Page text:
Premiere: Download “Acres of Skin,” the Glittering, Skronking New Single From Brooklyn’s Zs


Yes In My Backyard is a semiweekly column showcasing MP3s from new and emerging local talent.

Brooklyn’s Zs have always walked a jagged line between 21st Century composers and bratty art-punks; their voluminous, decade-strong output evokes everything from Schoenberg’s jagged beep-boops to Glass’s hypnotic minimalism to the headbanging abandon of crusty loft-party noiseniks. Despite having armloads of singles, EPs, and live albums, New Slaves (due May 11 on the Social Registry) is only their second proper record, and it moves the band fearlessly into more rhythmic, noisy, and downright terrifying waters. Anyone who’s seen Zs recently knows they have abandoned their infamous music stands and sheet music. Instead, the band has transformed itself into a battering ram of brackish sound and befuddling rhythms–think of Steve Reich phasing experiments produced into a blackened soup by the Boredoms and you’re getting close; think Black Dice performed by Sun Ra and you’re getting closer. “Acres Of Skin” showcases the band’s gnarly new feel, with saxophonist Sam Hillmer squonking out inhuman squeals, dual guitarists Annon Friedlin and Ben Greenberg (full disclosure, an old pal) creating a detuned, rhythmic ooze, and drummer Ian Antonio earnestly clapping and pounding along.


Q&A With Zs tenor saxophonist Sam Hillmer

What is the title “Acres Of Skin” about?

“Acres of skin” is a quote from the dermatologist Dr. Robert M. Kligman who conducted tests on prisoners in the Holmesburg prison in Pennsylvania. He was conducting experiments, which proved to be quite dangerous and permanently detrimental to his subjects. Later, when describing the environment he’d chosen for these experiments, he said something to the effect of “I walked into the prison and all I saw were acres of skin.”

What inspired this song musically?

We had done another song that feature clapped rhythms. Ben had an odd, kind of twisted riff that involved some detuned strings, and I suggested that it be a sort of follow up to our first clapping joint. After that, we just tried to let the material play itself out naturally. Then there was some work in the studio to make it pop.

What do clapping rhythms mean to you?

Well, clapping is very raw, uneffected, material, and it also kind of has this place in pop music. So it’s a rich sound in that it brings up a lot. I think Zs like things that just are what they are. Like, it’s just totally transparent, so that brings up other thought processes because you’re not trying to figure out what’s going on. Sometimes.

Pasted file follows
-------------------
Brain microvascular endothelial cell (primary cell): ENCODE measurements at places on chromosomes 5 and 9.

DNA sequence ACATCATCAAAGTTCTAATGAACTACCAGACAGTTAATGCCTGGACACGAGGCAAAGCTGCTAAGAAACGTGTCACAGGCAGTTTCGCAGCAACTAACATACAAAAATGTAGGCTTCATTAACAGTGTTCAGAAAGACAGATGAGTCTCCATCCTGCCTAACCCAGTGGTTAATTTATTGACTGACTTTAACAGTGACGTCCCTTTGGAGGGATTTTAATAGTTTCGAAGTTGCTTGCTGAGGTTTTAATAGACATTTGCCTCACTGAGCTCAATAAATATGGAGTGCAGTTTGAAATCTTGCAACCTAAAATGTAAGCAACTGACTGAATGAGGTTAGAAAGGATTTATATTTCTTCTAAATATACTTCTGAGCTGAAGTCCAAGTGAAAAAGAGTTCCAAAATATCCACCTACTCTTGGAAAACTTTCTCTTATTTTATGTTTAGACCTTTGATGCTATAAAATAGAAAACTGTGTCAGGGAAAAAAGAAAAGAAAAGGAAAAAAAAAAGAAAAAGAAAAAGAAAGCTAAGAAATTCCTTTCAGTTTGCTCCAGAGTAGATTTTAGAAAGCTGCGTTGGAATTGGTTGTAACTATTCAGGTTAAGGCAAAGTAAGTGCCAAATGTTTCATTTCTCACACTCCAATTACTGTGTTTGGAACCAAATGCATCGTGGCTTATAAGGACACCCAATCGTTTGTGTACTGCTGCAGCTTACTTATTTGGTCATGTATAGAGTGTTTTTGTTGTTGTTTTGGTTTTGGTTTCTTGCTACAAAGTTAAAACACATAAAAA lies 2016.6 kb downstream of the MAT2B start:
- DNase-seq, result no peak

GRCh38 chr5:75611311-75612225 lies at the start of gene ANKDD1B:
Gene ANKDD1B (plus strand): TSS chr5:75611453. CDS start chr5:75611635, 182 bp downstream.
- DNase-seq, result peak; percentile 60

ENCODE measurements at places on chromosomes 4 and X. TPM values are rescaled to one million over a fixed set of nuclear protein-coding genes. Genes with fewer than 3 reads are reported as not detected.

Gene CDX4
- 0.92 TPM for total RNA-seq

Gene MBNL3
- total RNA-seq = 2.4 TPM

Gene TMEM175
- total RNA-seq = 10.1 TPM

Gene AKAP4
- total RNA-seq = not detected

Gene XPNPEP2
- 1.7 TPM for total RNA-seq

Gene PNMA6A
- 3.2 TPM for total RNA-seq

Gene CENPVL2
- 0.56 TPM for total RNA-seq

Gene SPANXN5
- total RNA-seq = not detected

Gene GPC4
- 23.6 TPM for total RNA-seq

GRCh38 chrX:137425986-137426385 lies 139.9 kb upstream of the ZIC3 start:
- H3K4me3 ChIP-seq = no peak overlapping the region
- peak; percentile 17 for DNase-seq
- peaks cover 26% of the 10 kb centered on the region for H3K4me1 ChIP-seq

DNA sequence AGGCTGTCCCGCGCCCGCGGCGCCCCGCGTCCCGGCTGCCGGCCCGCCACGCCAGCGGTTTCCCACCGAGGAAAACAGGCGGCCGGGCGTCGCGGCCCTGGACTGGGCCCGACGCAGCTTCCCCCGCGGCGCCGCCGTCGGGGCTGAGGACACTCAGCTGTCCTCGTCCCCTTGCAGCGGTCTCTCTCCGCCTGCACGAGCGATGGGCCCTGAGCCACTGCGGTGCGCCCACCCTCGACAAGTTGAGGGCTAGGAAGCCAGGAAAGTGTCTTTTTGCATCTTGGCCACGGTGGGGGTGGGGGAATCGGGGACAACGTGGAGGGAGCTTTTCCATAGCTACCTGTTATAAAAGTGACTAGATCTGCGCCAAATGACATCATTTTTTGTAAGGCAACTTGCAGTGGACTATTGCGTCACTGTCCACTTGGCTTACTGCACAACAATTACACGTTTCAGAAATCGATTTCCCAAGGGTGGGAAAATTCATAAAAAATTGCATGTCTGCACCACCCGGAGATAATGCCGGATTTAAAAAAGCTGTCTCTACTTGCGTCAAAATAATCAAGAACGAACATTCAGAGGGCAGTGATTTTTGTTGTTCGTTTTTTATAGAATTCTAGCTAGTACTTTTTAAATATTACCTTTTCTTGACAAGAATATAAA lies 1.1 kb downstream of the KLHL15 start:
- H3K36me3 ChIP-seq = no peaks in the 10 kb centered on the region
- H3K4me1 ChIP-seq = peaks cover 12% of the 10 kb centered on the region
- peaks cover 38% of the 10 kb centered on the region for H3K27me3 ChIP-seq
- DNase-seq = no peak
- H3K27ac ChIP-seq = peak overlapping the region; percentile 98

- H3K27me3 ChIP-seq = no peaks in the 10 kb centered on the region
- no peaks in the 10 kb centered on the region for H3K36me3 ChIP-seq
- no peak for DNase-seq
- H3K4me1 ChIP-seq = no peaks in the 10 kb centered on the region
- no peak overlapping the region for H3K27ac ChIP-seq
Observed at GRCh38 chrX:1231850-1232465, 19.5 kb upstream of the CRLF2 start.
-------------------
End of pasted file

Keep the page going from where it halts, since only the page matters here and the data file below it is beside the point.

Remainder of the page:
What is your favorite song with clapping on it?

Probably some Moroccan or Flamenco music or something. Maybe some music from Ethiopia. There are a group of people from Ethiopia called the Ari. Their music has a lot of clapping in it. It’s pretty dope. There’s a record on Ocora called Ari Polyphonies, it’s worth checking out.

This is your noisiest and most hypnotic record yet, what inspired you guys to forge into that direction?

We make a record, listen to it a lot, decide what we really like about it, and then do a record of just that. If you look at Arms, and the Hard EP, and then Music Of The Modern White, we’re shedding everything ornamental as we go along. It’s just what we like, and what feels natural, and relevant.

When did you get rid of the sheet music–and why?

Doing music on the DIY scene in America rendered doing music with sheet music kind of confrontational. We’d get to a spot and set up, and people would be like “Play some jazz!” or “Sheet music rules!” And this is documented on our live record, Buck. After a while, people knew us, and knew that we rolled with sheet music. Then we became the band with sheet music, which seemed boring. We’ve always been interested in throwing disparate entities together, and then observing their behavior, so we decided to become the band that used to play with sheet music.

What’s the most memorable show you’ve ever played in NYC?

Mine is either the last night we played with Charlie Looker at Issue Project Room, with Excepter and we just really killed; or a really old one where we played the Troubleman CMJ showcase with Gang Gang Dance, Orthrelm, White Magik, Touch Down, and Mumps Measels Rubella. Virtually everyone in all of those bands are old friends from DC, and we all played on the same stage. It was a special night. ODB played the after party upstairs, and it was his last show ever!

Whats your favorite place to eat in Brooklyn?

My favorite spot is Montas Diner on Myrtle just north of Wyckoff. We call it “The Elevated.” It rules!

Zs will play their record release show with on May 11 at the Knitting Factory with Excepter, Mick Barr and Silk Flowers.